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The Rhetor of Hippo, the Confessions, and the Continentals
St. Augustine of Hippo, largely considered the greatest thinker of Christian antiquity, has long dominated theological conversations. Augustine’s legacy as a theologian endures. However, Augustine’s contributions to rhetoric and the philosophy of communication remain relatively uncharted. Augustine for the Philosophers recovers these contributions, revisiting Augustine's prominence in the work of continental philosophers who shaped rhetoric and the philosophy of communication in the twentieth century. Hannah Arendt, Albert Camus, Jacques Ellul, Hans-Georg Gadamer, Martin Heidegger, Edmund Husserl, Jean-François Lyotard, and Paul Ricoeur are paired with Augustine in significant conversations close to the center of their work. Augustine for the Philosophers dares to hold Augustine’s rhetoric and philosophy in dynamic tension with his Christianity, provoking serious reconsideration of Augustine, his presence in twentieth-century continental thought, and his influence upon modern rhetoric and communication studies.
Did our modern understanding of just war originate with Augustine? In this sweeping reevaluation of the evidence, Philip Wynn uncovers a nuanced story of Augustine’s thoughts on war and military service, and gives us a more complete and complex picture of this important topic. Wynn’s book reevaluates Augustine’s thought on war and challenges the common assumptions about Augustine and the doctrine of “just war”.
In this brief and incisive book, Pulitzer Prize-winning historian Garry Wills tells the story of the Confessions--what motivated Augustine to dictate it, how it asks to be read, and the many ways it has been misread in the one-and-a-half millennia since it was composed. Following Wills's biography of Augustine and his translation of the Confessions, this is an unparalleled introduction to one of the most important books in the Christian and Western traditions.
Understandably fascinated by the story of Augustine's life, modern readers have largely succumbed to the temptation to read the Confessions as autobiography. But, Wills argues, this is a mistake. The book is not autobiography but rather a long prayer, suffused with the language of Scripture and addressed to God, not man. Augustine tells the story of his life not for its own significance but in order to discern how, as a drama of sin and salvation leading to God, it fits into sacred history. "We have to read Augustine as we do Dante," Wills writes, "alert to rich layer upon layer of Scriptural and theological symbolism." Wills also addresses the long afterlife of the book, from controversy in its own time and relative neglect during the Middle Ages to a renewed prominence beginning in the fourteenth century and persisting to today, when the Confessions has become an object of interest not just for Christians but also historians, philosophers, psychiatrists, and literary critics.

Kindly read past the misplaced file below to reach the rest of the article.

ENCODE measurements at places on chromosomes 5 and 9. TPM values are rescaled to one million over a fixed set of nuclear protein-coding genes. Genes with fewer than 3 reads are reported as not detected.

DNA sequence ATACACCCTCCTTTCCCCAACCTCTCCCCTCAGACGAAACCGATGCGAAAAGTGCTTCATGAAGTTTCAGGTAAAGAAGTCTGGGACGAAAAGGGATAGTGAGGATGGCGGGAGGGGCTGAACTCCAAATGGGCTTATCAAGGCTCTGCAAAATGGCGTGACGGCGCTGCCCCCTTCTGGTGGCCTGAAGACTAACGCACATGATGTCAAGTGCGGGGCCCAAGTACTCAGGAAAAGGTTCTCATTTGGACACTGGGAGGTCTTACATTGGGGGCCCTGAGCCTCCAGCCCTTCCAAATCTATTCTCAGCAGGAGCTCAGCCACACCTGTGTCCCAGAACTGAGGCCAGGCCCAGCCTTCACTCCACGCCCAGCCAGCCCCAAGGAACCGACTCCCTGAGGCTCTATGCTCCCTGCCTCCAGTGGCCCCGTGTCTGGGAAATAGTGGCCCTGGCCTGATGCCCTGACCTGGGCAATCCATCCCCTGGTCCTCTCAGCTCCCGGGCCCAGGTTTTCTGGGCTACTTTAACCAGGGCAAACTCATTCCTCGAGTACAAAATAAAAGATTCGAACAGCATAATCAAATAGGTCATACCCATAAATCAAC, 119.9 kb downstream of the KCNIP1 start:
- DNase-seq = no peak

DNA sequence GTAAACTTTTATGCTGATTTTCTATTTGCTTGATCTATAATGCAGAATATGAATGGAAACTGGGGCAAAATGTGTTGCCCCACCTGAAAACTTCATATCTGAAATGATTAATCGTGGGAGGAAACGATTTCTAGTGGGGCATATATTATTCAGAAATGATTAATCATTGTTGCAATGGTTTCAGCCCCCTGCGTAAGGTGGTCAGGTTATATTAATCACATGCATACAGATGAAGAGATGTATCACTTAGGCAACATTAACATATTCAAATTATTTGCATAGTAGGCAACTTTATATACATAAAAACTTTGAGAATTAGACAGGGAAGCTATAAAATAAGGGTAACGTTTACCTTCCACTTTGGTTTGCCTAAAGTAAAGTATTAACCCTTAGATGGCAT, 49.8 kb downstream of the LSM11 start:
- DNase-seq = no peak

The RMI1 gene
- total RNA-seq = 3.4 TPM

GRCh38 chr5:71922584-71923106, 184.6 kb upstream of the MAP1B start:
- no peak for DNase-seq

With unmatched clarity and skill, Wills strips away the centuries of misunderstanding that have accumulated around Augustine's spiritual classic.
An Introspective Philosophy
Augustine's Love of Wisdom is an analytical and interpretive focus on the first thirty chapters of book ten of Augustine's Autobiographical Confessions. Bourke provides a rich synthesis of key tenets of Augustine's psychology in the context of his philosophical system and selects the most intensive writing of Augustine on the intricacies of the human psyche, providing the reader with insight on an Augustinian explanatory method, introspection.
Conversion and Apostasy, 373-388 C.E.
Augustine of Hippo is history's best-known Christian convert. The very concept of conversio owes its dissemination to Augustine's Confessions, and yet, as Jason BeDuhn notes, conversion in Augustine is not the sudden, dramatic, and complete transformation of self we likely remember it to be. Rather, in the Confessions Augustine depicts conversion as a lifelong process, a series of self-discoveries and self-departures. The tale of Augustine is one of conversion, apostasy, and conversion again.